Then you figure out the cost of your home. The IRS has you add up total direct and indirect costs including:

  • Casualty losses
  • Deductible mortgage interest
  • Real estate and property taxes
  • Insurance
  • Rent
  • Repairs and maintenance
  • Utilities
  • Other home related expenses such as security, cleaning, HOA fees
  • Depreciation

Once you've figured out the total cost, multiply the business percentage times the overall cost of your home. Now you have your allowable home office deduction.

Which method is better?

This depends on a lot of factors.

Many prefer the simplified method even though they can claim more using the regular method. That's because the regular method can be pretty complex.

Calculations for depreciation, if you own your home, can be pretty complicated. There can be tax repercussions if you use the actual method and sell your home. Mortgage interest and property taxes are allowable tax deductions, which means you have to be careful not to claim those costs twice. All that can make it tricky.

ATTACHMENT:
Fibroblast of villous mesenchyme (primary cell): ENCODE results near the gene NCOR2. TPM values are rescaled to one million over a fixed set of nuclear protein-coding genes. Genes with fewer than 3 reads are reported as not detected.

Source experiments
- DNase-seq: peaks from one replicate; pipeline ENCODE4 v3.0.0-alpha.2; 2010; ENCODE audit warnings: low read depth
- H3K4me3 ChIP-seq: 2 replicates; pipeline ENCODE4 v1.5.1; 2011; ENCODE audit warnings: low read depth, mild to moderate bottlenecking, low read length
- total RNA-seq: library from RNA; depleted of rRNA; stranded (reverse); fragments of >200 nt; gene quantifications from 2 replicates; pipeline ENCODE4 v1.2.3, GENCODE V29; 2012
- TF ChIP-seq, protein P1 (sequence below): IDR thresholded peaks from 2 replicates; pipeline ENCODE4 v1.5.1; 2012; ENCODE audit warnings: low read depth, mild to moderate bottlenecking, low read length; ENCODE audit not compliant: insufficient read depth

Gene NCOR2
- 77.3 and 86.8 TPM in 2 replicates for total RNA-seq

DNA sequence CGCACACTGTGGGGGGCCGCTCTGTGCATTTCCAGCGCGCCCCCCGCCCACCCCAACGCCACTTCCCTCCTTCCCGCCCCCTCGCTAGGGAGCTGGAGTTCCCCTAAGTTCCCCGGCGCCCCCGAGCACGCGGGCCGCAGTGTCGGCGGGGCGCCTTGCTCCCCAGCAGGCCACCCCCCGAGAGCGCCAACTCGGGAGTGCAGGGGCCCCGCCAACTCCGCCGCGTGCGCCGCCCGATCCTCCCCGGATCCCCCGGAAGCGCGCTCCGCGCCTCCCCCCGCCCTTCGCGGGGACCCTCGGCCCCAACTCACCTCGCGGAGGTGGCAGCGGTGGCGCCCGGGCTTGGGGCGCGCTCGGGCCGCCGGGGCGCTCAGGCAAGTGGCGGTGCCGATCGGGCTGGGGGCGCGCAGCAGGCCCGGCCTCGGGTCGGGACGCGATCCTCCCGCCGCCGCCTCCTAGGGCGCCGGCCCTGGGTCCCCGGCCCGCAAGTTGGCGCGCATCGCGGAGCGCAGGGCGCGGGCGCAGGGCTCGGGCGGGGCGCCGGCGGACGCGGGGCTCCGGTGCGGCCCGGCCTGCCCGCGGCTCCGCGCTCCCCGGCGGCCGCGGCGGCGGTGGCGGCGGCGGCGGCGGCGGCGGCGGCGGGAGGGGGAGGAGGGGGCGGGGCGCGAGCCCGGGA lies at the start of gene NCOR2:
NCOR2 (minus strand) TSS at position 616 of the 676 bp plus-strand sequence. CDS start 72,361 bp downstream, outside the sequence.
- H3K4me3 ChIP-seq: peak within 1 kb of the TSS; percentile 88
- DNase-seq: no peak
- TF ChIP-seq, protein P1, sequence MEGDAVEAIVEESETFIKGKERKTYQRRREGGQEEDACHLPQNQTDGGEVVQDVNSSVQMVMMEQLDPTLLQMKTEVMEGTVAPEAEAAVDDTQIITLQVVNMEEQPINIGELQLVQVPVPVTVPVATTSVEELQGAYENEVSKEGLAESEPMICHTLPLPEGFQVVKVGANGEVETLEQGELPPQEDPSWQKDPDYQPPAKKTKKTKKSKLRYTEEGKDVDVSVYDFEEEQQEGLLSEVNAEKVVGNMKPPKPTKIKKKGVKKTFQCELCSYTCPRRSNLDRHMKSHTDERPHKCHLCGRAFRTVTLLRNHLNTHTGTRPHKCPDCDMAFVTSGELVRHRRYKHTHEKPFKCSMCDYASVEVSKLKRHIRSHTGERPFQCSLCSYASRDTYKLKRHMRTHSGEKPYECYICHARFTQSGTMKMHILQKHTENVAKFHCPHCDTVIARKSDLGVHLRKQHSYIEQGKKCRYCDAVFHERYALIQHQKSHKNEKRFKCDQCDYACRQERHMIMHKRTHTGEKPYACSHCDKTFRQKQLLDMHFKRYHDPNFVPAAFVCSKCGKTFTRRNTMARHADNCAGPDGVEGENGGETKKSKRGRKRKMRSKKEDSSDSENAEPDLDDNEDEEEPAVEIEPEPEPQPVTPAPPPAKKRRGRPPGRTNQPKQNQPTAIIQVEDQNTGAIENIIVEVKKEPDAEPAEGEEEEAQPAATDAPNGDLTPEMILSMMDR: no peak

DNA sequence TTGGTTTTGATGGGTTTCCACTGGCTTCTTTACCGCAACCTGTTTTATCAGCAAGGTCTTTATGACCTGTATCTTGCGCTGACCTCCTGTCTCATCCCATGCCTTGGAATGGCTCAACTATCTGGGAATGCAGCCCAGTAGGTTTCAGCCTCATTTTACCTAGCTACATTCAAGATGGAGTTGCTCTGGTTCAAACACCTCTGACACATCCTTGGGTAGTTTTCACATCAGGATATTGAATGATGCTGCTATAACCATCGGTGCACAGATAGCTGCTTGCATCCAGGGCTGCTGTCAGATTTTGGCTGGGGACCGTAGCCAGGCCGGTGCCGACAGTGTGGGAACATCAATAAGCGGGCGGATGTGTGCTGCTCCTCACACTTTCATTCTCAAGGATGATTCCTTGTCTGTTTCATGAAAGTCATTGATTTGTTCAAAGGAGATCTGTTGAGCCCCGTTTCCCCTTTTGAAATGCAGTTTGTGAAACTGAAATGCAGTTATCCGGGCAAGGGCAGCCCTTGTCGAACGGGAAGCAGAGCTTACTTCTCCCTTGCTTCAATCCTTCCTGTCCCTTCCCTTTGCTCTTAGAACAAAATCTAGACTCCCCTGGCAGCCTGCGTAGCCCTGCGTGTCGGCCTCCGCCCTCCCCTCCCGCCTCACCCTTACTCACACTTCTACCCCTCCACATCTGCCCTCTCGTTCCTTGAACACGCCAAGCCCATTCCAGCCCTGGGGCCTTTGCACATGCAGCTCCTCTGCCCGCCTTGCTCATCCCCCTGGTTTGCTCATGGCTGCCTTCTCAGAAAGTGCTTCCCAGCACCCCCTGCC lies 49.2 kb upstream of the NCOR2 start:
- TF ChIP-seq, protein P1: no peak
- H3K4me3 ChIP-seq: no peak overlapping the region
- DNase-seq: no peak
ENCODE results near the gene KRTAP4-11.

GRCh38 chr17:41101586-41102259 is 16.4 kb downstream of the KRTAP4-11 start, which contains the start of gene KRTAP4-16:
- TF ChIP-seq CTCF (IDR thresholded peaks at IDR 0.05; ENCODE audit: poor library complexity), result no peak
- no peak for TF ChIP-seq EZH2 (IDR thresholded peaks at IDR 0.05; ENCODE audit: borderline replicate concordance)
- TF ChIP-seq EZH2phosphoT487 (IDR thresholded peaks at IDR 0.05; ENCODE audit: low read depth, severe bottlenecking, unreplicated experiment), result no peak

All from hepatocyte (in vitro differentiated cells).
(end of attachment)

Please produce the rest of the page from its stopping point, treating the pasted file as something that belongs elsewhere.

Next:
Ultimately, the best answer to the “which is better?” question is: I can't tell you in an informational article like this. It's much better to rely on a tax professional who can advice you on your personal tax situation.

Where do you claim the Home Office Deduction on your taxes?

Just like other business expenses, you claim the Home Office Deduction as part of reporting your business income. The home office deduction is not an itemized deduction. Instead, it's one of the expenses that you claim on Schedule C, an addition to your 1040 tax form.

If you are using the simplified method, you'll list how many square feet are in your home and the square footage of your home office space in the lines next to line 30 of Schedule C. Then on line 30, you'll put your calculation (office square feet at $5 per sf).

If you are using the regular method, you'll have to fill out another form called form 8829. On that form, you list all the different costs related to your home. The total amount you can claim (line 36 on form 8829) will get moved to line 30 of your Schedule C.